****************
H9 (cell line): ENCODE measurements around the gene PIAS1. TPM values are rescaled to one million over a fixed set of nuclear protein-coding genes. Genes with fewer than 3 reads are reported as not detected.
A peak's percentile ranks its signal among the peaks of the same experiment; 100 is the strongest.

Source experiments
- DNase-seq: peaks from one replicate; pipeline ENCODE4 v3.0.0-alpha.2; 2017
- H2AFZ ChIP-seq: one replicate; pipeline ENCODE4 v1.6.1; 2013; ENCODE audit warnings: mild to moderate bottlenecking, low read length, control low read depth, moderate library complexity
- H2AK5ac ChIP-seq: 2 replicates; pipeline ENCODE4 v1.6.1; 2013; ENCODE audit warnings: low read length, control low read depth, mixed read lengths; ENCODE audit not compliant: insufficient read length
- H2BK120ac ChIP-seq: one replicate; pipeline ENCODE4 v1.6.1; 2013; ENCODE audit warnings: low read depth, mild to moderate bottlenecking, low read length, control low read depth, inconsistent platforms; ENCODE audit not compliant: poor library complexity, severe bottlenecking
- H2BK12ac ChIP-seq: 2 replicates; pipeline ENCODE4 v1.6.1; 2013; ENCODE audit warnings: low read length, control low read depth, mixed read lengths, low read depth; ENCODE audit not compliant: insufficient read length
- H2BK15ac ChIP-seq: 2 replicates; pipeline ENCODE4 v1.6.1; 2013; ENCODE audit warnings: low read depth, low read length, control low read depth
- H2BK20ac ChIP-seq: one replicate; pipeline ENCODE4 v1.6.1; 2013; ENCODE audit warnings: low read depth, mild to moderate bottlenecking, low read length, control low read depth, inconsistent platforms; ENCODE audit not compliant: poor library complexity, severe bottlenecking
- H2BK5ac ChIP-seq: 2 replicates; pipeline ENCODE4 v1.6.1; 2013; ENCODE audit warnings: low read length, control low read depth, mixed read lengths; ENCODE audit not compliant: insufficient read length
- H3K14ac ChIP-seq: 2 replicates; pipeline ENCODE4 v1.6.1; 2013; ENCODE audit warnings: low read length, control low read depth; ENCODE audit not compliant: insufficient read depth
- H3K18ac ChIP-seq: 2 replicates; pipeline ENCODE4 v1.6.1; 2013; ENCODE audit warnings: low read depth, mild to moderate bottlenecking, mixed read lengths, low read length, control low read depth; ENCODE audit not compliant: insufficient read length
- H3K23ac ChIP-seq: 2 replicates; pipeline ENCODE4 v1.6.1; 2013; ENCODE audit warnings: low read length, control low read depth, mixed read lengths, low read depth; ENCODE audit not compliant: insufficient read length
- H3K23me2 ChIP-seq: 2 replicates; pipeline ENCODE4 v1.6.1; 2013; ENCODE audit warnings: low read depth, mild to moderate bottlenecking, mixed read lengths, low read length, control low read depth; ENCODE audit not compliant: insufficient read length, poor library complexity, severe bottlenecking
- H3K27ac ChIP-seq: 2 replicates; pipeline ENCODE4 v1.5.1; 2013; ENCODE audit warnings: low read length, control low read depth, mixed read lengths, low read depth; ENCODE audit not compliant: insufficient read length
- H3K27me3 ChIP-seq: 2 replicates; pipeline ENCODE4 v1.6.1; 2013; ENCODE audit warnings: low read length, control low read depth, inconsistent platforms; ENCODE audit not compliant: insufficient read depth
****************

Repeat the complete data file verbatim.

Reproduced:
H9 (cell line): ENCODE measurements around the gene PIAS1. TPM values are rescaled to one million over a fixed set of nuclear protein-coding genes. Genes with fewer than 3 reads are reported as not detected.
A peak's percentile ranks its signal among the peaks of the same experiment; 100 is the strongest.

Source experiments
- DNase-seq: peaks from one replicate; pipeline ENCODE4 v3.0.0-alpha.2; 2017
- H2AFZ ChIP-seq: one replicate; pipeline ENCODE4 v1.6.1; 2013; ENCODE audit warnings: mild to moderate bottlenecking, low read length, control low read depth, moderate library complexity
- H2AK5ac ChIP-seq: 2 replicates; pipeline ENCODE4 v1.6.1; 2013; ENCODE audit warnings: low read length, control low read depth, mixed read lengths; ENCODE audit not compliant: insufficient read length
- H2BK120ac ChIP-seq: one replicate; pipeline ENCODE4 v1.6.1; 2013; ENCODE audit warnings: low read depth, mild to moderate bottlenecking, low read length, control low read depth, inconsistent platforms; ENCODE audit not compliant: poor library complexity, severe bottlenecking
- H2BK12ac ChIP-seq: 2 replicates; pipeline ENCODE4 v1.6.1; 2013; ENCODE audit warnings: low read length, control low read depth, mixed read lengths, low read depth; ENCODE audit not compliant: insufficient read length
- H2BK15ac ChIP-seq: 2 replicates; pipeline ENCODE4 v1.6.1; 2013; ENCODE audit warnings: low read depth, low read length, control low read depth
- H2BK20ac ChIP-seq: one replicate; pipeline ENCODE4 v1.6.1; 2013; ENCODE audit warnings: low read depth, mild to moderate bottlenecking, low read length, control low read depth, inconsistent platforms; ENCODE audit not compliant: poor library complexity, severe bottlenecking
- H2BK5ac ChIP-seq: 2 replicates; pipeline ENCODE4 v1.6.1; 2013; ENCODE audit warnings: low read length, control low read depth, mixed read lengths; ENCODE audit not compliant: insufficient read length
- H3K14ac ChIP-seq: 2 replicates; pipeline ENCODE4 v1.6.1; 2013; ENCODE audit warnings: low read length, control low read depth; ENCODE audit not compliant: insufficient read depth
- H3K18ac ChIP-seq: 2 replicates; pipeline ENCODE4 v1.6.1; 2013; ENCODE audit warnings: low read depth, mild to moderate bottlenecking, mixed read lengths, low read length, control low read depth; ENCODE audit not compliant: insufficient read length
- H3K23ac ChIP-seq: 2 replicates; pipeline ENCODE4 v1.6.1; 2013; ENCODE audit warnings: low read length, control low read depth, mixed read lengths, low read depth; ENCODE audit not compliant: insufficient read length
- H3K23me2 ChIP-seq: 2 replicates; pipeline ENCODE4 v1.6.1; 2013; ENCODE audit warnings: low read depth, mild to moderate bottlenecking, mixed read lengths, low read length, control low read depth; ENCODE audit not compliant: insufficient read length, poor library complexity, severe bottlenecking
- H3K27ac ChIP-seq: 2 replicates; pipeline ENCODE4 v1.5.1; 2013; ENCODE audit warnings: low read length, control low read depth, mixed read lengths, low read depth; ENCODE audit not compliant: insufficient read length
- H3K27me3 ChIP-seq: 2 replicates; pipeline ENCODE4 v1.6.1; 2013; ENCODE audit warnings: low read length, control low read depth, inconsistent platforms; ENCODE audit not compliant: insufficient read depth